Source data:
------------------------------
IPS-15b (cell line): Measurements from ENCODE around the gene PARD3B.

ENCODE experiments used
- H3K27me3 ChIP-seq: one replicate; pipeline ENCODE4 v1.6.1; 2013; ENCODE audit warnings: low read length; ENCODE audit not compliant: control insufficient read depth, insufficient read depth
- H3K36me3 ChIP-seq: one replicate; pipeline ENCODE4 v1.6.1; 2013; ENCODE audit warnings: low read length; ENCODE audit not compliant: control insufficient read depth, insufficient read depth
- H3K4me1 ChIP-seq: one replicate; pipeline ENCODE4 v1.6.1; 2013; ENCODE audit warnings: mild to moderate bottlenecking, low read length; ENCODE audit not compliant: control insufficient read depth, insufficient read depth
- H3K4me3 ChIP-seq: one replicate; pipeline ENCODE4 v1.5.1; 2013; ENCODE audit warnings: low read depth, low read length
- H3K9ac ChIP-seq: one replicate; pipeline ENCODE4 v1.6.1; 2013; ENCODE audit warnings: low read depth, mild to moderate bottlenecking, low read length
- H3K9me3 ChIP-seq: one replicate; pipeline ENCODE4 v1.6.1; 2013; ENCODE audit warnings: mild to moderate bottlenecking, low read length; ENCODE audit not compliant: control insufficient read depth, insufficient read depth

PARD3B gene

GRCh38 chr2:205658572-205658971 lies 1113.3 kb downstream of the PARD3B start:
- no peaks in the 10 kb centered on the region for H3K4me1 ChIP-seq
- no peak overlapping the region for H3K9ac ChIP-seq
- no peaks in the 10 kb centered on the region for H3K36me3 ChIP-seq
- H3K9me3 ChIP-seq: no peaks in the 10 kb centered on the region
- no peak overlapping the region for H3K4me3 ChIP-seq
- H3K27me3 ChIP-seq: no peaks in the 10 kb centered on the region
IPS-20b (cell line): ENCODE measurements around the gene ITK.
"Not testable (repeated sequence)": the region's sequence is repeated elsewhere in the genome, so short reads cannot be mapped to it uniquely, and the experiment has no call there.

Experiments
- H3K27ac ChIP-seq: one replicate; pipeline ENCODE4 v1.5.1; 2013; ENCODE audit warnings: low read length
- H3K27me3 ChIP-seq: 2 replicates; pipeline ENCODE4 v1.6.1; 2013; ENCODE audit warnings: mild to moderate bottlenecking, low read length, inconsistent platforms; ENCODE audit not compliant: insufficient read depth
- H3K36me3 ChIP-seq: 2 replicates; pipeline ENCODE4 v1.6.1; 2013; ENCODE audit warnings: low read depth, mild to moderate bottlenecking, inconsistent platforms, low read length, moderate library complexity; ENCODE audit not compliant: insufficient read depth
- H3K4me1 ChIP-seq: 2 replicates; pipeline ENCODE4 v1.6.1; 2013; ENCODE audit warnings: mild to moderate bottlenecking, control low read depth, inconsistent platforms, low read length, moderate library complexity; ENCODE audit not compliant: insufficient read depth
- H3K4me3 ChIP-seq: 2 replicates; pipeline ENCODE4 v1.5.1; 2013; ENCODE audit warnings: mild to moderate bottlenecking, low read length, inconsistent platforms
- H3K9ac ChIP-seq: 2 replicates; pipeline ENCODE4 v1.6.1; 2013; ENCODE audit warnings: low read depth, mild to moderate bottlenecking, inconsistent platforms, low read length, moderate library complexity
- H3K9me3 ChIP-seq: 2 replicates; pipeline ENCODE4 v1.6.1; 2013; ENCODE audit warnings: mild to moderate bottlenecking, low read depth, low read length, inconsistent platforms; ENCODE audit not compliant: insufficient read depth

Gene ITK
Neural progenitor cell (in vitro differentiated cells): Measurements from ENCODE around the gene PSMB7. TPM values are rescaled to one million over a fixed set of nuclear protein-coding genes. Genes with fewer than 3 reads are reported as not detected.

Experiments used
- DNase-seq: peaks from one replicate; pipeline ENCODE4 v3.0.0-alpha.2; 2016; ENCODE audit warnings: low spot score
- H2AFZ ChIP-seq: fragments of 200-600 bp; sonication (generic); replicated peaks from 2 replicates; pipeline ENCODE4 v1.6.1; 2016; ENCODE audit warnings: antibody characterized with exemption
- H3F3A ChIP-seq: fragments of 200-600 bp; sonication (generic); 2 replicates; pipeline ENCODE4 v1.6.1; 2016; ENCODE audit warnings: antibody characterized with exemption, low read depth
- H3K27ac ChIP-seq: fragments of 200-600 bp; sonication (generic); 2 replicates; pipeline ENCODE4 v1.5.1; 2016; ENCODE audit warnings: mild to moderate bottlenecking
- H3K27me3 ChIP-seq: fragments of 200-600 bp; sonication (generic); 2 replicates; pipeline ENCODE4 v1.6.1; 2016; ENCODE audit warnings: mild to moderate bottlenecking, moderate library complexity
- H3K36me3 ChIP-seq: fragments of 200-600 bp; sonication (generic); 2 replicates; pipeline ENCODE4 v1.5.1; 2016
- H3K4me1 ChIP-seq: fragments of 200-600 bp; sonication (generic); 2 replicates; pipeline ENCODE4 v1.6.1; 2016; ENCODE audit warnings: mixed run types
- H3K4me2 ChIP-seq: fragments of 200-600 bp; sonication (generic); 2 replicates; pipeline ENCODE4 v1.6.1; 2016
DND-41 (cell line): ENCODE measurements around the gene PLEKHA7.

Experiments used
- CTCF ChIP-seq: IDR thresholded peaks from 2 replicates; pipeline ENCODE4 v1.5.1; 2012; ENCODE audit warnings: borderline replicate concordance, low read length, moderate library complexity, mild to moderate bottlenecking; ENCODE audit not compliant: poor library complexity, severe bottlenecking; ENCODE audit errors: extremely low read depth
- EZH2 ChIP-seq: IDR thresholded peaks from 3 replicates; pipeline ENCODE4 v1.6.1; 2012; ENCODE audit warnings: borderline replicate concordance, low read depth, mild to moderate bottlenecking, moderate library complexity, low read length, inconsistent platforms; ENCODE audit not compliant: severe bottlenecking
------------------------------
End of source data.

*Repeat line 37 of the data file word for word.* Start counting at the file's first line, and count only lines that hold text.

- H3K4me2 ChIP-seq: fragments of 200-600 bp; sonication (generic); 2 replicates; pipeline ENCODE4 v1.6.1; 2016